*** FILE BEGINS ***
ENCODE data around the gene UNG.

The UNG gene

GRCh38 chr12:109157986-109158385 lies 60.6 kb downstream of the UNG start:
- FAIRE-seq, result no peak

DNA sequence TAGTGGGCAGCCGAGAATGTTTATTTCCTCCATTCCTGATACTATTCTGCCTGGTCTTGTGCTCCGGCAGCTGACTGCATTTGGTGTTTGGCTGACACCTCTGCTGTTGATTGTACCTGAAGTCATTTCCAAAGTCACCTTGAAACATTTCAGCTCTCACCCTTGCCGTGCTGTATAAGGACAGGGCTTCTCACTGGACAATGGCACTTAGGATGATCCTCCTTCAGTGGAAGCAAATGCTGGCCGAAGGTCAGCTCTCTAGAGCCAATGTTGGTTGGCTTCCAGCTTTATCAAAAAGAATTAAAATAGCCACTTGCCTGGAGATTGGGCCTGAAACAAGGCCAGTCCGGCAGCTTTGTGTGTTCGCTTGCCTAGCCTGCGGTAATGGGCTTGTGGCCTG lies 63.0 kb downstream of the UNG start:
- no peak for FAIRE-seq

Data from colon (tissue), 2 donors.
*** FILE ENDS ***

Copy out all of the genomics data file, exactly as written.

ENCODE data around the gene UNG.

The UNG gene

GRCh38 chr12:109157986-109158385 lies 60.6 kb downstream of the UNG start:
- FAIRE-seq, result no peak

DNA sequence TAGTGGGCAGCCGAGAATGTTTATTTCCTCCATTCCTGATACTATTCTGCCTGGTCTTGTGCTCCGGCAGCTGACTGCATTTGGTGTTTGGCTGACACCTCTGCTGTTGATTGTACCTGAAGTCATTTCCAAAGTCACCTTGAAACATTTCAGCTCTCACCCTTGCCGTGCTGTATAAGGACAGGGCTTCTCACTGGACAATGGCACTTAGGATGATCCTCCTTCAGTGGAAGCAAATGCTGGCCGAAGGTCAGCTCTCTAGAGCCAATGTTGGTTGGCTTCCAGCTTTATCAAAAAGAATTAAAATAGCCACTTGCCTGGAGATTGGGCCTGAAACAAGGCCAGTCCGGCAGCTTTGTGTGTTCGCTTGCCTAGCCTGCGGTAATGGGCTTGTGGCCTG lies 63.0 kb downstream of the UNG start:
- no peak for FAIRE-seq

Data from colon (tissue), 2 donors.